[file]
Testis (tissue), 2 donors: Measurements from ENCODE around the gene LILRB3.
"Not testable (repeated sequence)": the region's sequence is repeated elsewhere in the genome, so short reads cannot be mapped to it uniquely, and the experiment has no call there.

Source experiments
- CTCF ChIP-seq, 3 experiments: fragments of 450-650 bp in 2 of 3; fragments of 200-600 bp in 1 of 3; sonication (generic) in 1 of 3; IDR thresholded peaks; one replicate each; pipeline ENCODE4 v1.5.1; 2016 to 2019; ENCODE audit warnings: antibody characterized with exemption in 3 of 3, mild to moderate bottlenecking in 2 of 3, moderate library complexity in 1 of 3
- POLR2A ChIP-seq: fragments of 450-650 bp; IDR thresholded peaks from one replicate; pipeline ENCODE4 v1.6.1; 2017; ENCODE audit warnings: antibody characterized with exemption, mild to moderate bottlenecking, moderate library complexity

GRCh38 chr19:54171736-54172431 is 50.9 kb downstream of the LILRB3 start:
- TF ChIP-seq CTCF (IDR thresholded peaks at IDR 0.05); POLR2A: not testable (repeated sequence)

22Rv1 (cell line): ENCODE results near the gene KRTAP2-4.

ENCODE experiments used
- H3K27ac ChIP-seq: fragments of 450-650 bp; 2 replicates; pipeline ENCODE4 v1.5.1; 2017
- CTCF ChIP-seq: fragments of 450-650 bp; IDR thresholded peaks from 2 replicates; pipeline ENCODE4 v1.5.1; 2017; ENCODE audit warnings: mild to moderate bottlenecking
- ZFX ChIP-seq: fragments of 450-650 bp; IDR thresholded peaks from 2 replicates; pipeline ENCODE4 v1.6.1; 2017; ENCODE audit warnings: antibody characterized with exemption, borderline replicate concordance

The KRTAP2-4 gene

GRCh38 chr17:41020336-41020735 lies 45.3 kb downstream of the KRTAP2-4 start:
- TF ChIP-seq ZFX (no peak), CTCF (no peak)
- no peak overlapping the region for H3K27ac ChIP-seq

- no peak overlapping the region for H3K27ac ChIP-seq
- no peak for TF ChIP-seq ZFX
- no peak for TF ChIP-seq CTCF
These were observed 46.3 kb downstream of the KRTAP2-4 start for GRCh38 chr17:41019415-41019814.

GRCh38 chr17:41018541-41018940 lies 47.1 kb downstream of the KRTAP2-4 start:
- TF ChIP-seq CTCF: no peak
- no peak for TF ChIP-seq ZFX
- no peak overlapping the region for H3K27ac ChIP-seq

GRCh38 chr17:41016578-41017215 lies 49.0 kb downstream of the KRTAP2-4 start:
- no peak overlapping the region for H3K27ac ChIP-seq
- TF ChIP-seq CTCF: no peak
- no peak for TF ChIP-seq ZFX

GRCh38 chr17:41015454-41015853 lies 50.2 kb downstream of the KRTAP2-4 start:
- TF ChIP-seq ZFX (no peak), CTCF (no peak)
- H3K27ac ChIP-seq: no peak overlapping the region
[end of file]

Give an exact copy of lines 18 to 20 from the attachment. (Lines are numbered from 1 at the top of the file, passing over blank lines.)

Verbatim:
- no peak for TF ChIP-seq ZFX
- no peak for TF ChIP-seq CTCF
These were observed 46.3 kb downstream of the KRTAP2-4 start for GRCh38 chr17:41019415-41019814.